One day several older members of Ken’s church asked him to intervene with one of their friends living in the community who they believed was suffering from dementia, not leaving her apartment, and quickly becoming unable to care for herself. They gave him a key to her apartment, which they had in order to bring her groceries and check in on her. Ken initially had not planned to use it.

Grace was widowed and had no children living. Her third floor walk-up apartment was in a part of town that was becoming run-down. Ken visited Grace over the next couple of weeks. She would respond to his knocks on the door and let him in, happy to have a visitor, but she could quickly turn angry if someone tried to tell her what to do. Ken tried persuading her to change her situation, perhaps move into a senior community where she wouldn’t have to worry about meals but unfortunately, he was unable to get through her dementia. She clearly needed a guardian, but who?

By that time, Ken was feeling helpless, wondering how best he could help Grace. Then, on his next visit Grace did not answer his knock on the door. Fearing the worst, he used the key her friends had given him to let himself in. Scattered across the living room floor were small piles of fecal matter. The groceries he had brought the previous week sat unopened on the kitchen table. Ken called out her name, but there was no response.

Ken found Grace lying in bed. The smell of urine was profound. He thought she was dead, but as he approached she startled awake and he found himself relieved, but disoriented by a deep frustration. “How can this be tolerated?” he asked himself. “Somebody needs to do something!” As Ken recalls, it was one of those moments when one realizes that the “somebody” who needs to do something is you.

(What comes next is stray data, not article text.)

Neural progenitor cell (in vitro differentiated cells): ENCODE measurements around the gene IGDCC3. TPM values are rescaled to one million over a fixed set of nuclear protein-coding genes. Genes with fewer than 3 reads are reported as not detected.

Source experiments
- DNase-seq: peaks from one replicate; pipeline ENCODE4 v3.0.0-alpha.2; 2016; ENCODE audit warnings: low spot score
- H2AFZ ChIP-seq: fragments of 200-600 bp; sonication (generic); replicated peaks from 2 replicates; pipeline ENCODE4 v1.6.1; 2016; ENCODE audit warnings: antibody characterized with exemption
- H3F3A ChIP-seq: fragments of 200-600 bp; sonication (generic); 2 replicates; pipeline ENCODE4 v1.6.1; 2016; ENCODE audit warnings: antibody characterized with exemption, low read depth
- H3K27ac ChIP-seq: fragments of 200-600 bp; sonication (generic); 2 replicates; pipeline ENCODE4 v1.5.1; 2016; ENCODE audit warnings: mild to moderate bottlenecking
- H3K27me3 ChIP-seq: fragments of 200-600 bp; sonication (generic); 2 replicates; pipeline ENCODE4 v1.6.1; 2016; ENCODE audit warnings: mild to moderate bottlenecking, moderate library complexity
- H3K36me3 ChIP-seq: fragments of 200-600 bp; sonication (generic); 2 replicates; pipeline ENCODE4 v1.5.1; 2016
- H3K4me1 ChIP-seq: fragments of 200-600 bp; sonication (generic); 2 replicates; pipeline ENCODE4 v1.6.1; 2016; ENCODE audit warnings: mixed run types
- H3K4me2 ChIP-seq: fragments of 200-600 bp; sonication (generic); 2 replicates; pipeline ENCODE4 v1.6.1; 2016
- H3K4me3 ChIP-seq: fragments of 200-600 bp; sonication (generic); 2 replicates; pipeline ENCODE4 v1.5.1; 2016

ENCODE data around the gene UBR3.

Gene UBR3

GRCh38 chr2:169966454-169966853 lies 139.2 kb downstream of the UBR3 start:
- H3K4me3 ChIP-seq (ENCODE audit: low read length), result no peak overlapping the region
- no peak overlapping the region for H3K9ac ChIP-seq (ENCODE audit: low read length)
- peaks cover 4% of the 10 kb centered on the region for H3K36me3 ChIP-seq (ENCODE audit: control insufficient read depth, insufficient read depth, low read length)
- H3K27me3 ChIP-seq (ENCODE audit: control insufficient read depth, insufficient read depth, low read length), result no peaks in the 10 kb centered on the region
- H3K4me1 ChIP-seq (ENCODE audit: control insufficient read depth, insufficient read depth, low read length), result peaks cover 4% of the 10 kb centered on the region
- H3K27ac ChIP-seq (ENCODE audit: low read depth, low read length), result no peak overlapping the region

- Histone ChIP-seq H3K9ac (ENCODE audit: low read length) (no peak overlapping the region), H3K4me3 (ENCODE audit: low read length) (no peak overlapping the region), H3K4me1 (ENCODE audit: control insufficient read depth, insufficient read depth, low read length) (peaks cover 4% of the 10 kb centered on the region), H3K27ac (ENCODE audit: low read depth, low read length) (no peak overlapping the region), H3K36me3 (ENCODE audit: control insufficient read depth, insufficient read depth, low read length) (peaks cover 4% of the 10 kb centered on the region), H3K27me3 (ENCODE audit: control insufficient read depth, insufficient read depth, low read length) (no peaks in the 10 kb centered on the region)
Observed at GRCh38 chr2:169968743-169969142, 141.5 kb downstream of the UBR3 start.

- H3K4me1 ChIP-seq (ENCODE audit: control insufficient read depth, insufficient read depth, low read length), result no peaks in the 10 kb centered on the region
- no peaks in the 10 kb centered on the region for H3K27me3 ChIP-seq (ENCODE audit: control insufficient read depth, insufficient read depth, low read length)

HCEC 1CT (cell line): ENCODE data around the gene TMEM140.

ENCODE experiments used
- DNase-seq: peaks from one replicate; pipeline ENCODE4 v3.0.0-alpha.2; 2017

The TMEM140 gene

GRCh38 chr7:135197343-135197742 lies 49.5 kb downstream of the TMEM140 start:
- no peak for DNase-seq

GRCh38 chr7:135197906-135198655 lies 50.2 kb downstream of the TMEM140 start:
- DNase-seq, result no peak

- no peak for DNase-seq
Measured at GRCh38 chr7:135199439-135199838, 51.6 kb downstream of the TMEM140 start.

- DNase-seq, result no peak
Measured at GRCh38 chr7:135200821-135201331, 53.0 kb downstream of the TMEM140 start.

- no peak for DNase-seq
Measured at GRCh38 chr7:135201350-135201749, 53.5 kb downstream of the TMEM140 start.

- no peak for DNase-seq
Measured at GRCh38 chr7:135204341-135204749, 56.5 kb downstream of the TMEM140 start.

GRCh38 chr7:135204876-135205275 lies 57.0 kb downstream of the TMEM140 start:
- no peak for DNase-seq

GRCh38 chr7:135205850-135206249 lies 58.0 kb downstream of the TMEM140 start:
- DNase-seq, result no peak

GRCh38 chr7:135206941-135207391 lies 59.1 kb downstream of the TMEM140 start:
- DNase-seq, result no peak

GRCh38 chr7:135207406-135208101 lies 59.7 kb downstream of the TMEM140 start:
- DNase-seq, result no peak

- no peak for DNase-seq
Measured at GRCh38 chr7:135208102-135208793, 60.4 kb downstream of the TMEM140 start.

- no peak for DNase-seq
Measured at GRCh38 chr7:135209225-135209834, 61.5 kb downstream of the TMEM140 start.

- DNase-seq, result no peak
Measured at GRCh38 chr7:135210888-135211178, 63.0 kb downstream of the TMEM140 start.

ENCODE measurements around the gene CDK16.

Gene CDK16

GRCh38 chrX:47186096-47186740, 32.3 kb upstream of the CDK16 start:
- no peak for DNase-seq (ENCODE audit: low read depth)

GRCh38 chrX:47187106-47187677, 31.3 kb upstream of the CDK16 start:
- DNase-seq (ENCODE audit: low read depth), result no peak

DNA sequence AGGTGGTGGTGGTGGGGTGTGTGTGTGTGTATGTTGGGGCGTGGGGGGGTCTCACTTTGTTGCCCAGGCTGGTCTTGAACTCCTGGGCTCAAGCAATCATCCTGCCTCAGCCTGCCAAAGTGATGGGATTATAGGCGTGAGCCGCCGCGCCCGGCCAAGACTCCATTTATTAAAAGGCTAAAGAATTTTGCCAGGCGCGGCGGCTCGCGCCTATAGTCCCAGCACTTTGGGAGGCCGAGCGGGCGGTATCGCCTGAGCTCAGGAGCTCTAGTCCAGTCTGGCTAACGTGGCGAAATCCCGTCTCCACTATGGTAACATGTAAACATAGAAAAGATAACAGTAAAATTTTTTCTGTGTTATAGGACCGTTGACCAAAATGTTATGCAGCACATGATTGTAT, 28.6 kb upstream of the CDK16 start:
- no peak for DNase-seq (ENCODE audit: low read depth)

“You’re coming with me, Grace!” he barked, no doubt louder than necessary. She was weak, but he was able to sit her up in bed. He helped her change out of her urine soaked nightgown and found a relatively clean gown in her drawer. He thought Grace would’ve resisted his efforts, but she didn’t. Finding an overcoat in her closet, Ken wrapped it around her, picked her up and carried her down the three flights to his car.

The staff at the hospital were wonderful, taking charge of the situation when he brought Grace in. Just a few miles lay between this woman in need and providers willing and able to help. It only took someone to bring them together. Ken subsequently became Grace’s guardian. She died some months later. Her last days were spent among people who cared for her. When Ken last saw her, the day she died, she was again in bed. This time she was clean and dry, wrapped in a warm blanket.